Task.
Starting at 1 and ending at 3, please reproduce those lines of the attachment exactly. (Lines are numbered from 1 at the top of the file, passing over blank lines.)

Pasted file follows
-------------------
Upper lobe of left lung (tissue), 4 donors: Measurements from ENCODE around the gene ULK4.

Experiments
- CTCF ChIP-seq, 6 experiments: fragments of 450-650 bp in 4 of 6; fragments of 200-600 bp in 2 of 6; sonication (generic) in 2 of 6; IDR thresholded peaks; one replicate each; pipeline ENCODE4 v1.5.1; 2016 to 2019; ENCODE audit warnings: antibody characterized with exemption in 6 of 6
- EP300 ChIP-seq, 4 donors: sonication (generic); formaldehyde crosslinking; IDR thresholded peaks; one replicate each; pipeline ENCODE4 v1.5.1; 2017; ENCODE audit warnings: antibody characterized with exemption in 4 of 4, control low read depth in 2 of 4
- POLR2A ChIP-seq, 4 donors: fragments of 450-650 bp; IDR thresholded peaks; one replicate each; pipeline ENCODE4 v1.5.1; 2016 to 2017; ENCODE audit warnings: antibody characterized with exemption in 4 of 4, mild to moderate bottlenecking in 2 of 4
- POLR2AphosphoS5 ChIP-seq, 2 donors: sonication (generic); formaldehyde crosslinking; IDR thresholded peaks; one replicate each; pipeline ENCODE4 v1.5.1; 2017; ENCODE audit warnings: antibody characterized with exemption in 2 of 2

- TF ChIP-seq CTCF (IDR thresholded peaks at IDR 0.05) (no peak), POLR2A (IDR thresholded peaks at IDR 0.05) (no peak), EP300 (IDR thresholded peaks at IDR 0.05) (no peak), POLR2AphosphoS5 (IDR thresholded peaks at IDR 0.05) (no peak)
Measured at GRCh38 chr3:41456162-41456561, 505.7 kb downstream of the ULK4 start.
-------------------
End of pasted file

Upper lobe of left lung (tissue), 4 donors: Measurements from ENCODE around the gene ULK4.

Experiments
- CTCF ChIP-seq, 6 experiments: fragments of 450-650 bp in 4 of 6; fragments of 200-600 bp in 2 of 6; sonication (generic) in 2 of 6; IDR thresholded peaks; one replicate each; pipeline ENCODE4 v1.5.1; 2016 to 2019; ENCODE audit warnings: antibody characterized with exemption in 6 of 6